Outdoor rock climbing poison-sumac4. Stinging Nettle

Stinging nettle doesn’t even try to look friendly. It’s got jagged leaves that travel all the way up the stem and is covered is fine stinging hairs. It can grow up to 6 feet high. Through contact, it’s stinging little hairs can penetrate the skin and release an irritant that will leave you with a rash. Good news is that it usually doesn’t last very long, but it can be uncomfortable.

Outdoor rock climbing stinging-nettle5. Endangered and Threatened Plants

Lastly, although not poisonous, you should also absolutely avoid endangered and threatened plants. Not only for the obvious fact that they are endangered or vulnerable to endangerment, but also for the fact of avoiding future access issues. It really sucks to have great climbing areas closed down do to the lack of respect for the environment. Regardless of whether it is climbers, or hikers, or tourists, or whatever, it’s important that we climbers continue to do our best to reduce our impact. This includes things like sticking to designated trails instead of bushwhacking your own way through, not ripping out plants if they’re in your way, and only rappelling on specific trees. Be a responsible climber and do some research before heading out to the crag. Find out what endangered plants are in your area as well as what you can do (or avoid) to maintain our climbing areas open.

Treatment

Poison ivy, poison oak and poison sumac all contain the same poisonous sap: urushiol. The sap can be found in the leaves, stem, roots, and berries of the plant, so contact with any part of the plant can lead to a reaction (even during the winter when just the stems are around). If you realize immediately that you’ve been exposed to the plant, wash the affected area as soon as possible to reduce your risk of getting a rash. If you end up falling victim to these poisonous plants don’t scratch it. Yes, it’s extremely difficult not to (I’ve been there), but at least try. You can relieve the itching with calamine lotion, cool baths (or cold compress), oatmeal baths, or a water and baking soda paste. If your case is sever, you may be in need of some stronger medication, so go see a doctor.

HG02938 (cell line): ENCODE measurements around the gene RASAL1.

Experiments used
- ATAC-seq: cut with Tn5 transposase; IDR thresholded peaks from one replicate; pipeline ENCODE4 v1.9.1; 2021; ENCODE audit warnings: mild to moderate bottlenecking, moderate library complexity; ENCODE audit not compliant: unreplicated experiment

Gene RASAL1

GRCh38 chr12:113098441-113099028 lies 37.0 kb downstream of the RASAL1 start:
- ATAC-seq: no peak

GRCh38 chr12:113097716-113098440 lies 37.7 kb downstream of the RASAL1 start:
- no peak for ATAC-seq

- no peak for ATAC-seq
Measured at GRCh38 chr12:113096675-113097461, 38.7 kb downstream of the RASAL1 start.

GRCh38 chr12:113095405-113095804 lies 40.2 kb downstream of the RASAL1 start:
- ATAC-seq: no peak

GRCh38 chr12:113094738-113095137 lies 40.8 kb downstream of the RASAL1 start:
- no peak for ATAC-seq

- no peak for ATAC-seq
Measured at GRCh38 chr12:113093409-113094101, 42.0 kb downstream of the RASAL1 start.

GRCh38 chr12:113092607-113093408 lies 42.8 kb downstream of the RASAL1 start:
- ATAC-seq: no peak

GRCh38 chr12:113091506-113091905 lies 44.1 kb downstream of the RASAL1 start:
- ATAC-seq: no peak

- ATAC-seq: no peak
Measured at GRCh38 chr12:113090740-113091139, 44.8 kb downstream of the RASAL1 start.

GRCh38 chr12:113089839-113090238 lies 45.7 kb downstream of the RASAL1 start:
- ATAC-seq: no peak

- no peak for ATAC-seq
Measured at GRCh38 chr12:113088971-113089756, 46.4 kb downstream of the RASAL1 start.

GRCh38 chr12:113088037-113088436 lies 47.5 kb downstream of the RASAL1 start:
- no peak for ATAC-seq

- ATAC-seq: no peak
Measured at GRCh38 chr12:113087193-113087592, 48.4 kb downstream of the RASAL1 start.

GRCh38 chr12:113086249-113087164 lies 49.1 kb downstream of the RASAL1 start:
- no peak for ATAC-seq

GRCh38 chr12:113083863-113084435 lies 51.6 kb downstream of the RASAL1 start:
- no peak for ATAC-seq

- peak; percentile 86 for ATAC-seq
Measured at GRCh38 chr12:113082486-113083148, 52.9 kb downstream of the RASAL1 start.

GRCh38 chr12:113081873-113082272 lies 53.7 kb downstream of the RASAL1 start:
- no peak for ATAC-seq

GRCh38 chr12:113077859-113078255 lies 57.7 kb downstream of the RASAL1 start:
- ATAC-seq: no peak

Prevention

The best way to avoid the misfortune of coming into contact with these plants is to become aware of them as you are right now. However, here are some other tips to keep in mind when venturing out to the crag:

  • cover any exposed skin, especially on your legs
  • try to avoid overgrown trails
  • any clothes that come into contact with poison ivy, poison oak, or poison sumac can still easily transfer the irritants to your skin so it’s a good idea to throw them in the wash afterwards
  • similar to above, dogs can also transmit the irritants to your skin if they brush up against any of these poisonous plants. Be cautious of any dogs you pet if you know you’re in an area that is home to these plants, or if you have a dog, make sure to give him a bath once you get home

 Are there any other plants that you’d like to make climbers aware of? Please share with us below!